The present study also confirmed our previous report based on a tag SNP analysis (7) that the DRB1*01:01-DQA1*01:01-DQB1*05:01 haplotype was associated with a two-fold increased risk of FL, with DQB1*05:01 being the most significantly associated allele in the risk haplotype. There is some indication that the risk haplotype includes DRB1*01:02 and *01:03 (Table 5), though this finding will require replication in independent studies.
We further investigated the inverse associations between the DQB1*06 and DRB1*13 alleles and FL risk. As previously described in Caucasians (23), we found that DRB1*13 was in strong LD with DQB1*06:03, *06:04 and *06:09 alleles, whereas DQB1*06:02 (the most common DQB1*06 allele) was in high LD with HLA-DRB1*15 (Table 3). Thus, we observed a decreased risk of FL with all alleles and haplotypes containing DRB1*13 or *15 and DQB1*06, with DQA1*01:02 or *01:03 (Table 6). Due to the extensive LD across DRB1, DQA1, and DQB1, it is unclear which loci drive these haplotype-disease associations. However, DRB1*13 did not affect FL risk after adjustment for other HLA alleles in logistic regression analyses suggesting that this association may be the result of confounding by other HLA alleles.
We also demonstrated that carriers of the DRB1*15:01-DQA1*01:02-DQB1*06:02 haplotype harbor the rs2647012 variant, which was previously reported as a protective allele for FL (9). This haplotype may be a causal variant driving the observed rs2647012 association with FL. Because there remained a modest reduction in FL risk for rs2647012 after adjusting for DRB1*15:01-DQA1*01:02-DQB1*06:02, larger studies will be needed to determine the independent role of rs2647012 and the haplotype in disease risk. We further investigated LD between the HLA Class 1 GWAS SNP, rs6457327 (8), and HLA class I alleles. Here, we found that the C*07:02 and B*07:02 alleles were in LD with the protective rs6457327 A allele. However, individuals with rs6457327 A had approximately the same risk regardless of C*07:02 and B*07:02 status, suggesting the role for a yet unidentified causal locus that is in LD with rs6457327.
HLA class II alleles may influence FL risk through several modes of action including effects on of T-cell activation, antigen presentation of infectious or tumor-associated peptides, and HLA protein/gene expression. FL and Burkitt lymphoma disrupt normal HLA class II-mediated antigen presentation by B-cells and dendritic cells to CD4+ T-cells as a mechanism to hinder their recognition by the immune system (24). Under-expression of HLA class II on HL Reed-Sternberg cells is an independent adverse prognostic factor in classical HL (25), and loss of HLA class II expression on DLBCL tumor cells has been associated with poor survival (26). Further studies will be needed to clarify the functional role of HLA alleles in lymphomagenesis, which will likely expand our knowledge of the deregulated cellular processes that drive FL and its progression.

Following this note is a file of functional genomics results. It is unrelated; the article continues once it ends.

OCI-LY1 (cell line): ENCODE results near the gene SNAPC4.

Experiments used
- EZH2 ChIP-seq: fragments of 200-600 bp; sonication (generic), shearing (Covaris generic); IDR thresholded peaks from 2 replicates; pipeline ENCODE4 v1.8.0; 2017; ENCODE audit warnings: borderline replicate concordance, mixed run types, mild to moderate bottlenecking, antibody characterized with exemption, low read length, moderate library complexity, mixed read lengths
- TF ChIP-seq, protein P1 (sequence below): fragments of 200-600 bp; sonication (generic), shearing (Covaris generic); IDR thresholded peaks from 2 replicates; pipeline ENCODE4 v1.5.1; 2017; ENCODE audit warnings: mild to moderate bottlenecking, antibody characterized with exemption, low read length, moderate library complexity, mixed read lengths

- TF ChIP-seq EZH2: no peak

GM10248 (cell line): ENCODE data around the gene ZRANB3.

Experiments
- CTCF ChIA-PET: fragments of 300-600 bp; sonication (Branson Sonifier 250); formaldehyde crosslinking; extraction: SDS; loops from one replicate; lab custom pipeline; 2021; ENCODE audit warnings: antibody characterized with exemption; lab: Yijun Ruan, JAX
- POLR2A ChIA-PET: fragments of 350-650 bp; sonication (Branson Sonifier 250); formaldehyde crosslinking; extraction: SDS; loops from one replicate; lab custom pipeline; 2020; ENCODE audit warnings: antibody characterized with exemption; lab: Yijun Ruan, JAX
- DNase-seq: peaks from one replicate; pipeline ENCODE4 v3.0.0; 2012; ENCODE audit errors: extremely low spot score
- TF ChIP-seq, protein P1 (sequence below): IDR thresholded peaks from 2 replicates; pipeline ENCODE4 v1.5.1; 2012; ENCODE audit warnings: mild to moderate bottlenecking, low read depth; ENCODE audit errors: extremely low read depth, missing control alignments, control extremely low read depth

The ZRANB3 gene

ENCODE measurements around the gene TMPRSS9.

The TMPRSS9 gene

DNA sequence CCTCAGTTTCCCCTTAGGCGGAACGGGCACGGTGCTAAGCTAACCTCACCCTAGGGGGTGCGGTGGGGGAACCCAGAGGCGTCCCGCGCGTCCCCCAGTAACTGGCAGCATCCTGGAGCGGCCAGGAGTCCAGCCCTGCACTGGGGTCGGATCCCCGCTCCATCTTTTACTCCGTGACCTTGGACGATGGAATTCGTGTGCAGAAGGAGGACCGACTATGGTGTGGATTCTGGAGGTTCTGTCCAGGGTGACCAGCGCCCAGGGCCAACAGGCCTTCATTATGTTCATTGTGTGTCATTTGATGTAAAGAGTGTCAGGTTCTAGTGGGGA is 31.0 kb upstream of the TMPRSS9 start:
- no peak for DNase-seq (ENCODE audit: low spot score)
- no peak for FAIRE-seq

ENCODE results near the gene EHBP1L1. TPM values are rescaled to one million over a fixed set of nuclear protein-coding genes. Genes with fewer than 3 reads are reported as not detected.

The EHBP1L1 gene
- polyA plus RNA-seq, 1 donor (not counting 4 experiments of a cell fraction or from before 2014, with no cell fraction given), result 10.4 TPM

Use of cancer registry rapid case ascertainment and SEER abstracts to identify newly diagnosed NHL patients helped to diminish selection and participation bias in our study population, although patients with aggressive disease and poor prognosis are likely under-represented. However, as FL in general is a more indolent lymphoma, effects of survival bias on case participation should not have affected these analyses. Further, bias effects were diminished by the high participation rate for biospecimen collection in participants (~87%). The small number of non-white participants precluded analyses by race and ethnicity. Despite evidence of internal consistency in the magnitude and direction of many of our results, we had low power to test associations for low frequency variants and results from analyses with few ‘exposed’ should be interpreted conservatively and require validation in further studies.
In conclusion, these studies provide additional evidence that HLA alleles play essential roles in the pathogenesis of FL. As our findings show, this involves complex, multi-locus effects that span the HLA region. Because of the extensive and complex LD patterns within this region, studies in FL case-control populations from non-Caucasian ancestral pedigrees are underway that may help to distinguish between primary (causal) and secondary HLA signals. Because the causative alleles could be in non-coding (nc) regions that effect gene expression, studies are currently underway to test differential allelic gene expression of ncSNPs in high LD with HLA susceptibility alleles. Moreover, the contribution of HLA alleles in the pathogenesis of FL and other subtypes of NHL is a major focus of future studies within InterLymph where the HLA alleles identified here and in other independent case-control studies of NHL will be tested for further validation. Thus, we anticipate that substantial progress will be made in the near future that will help to elucidate the genetic basis of NHL. Such data will likely highlight pathways and components that may be amenable to therapeutic modulation.
This work was supported by National Institutes of Health grants CA122663, CA154643-01A1 and CA104682 (C.F.S.), and grants CA45614 and CA89745 from the National Cancer Institute, National Institutes of Health (P.M.B).
CONFLICTS OF INTEREST
There are no conflicts of interest.
AUTHORSHIP CONTRIBUTIONSC.F.S., M.T.S and P.M.B. designed the study. C.F.S drafted the manuscript with significant contributions from N.K.A. and E.A.T. M.L., S.K.H., F.C., F.R., D.G., H.E. and E.A.T. performed high-resolution HLA sequencing analysis. N.K.A and L.C. analyzed the data. All authors reviewed and approved the final manuscript.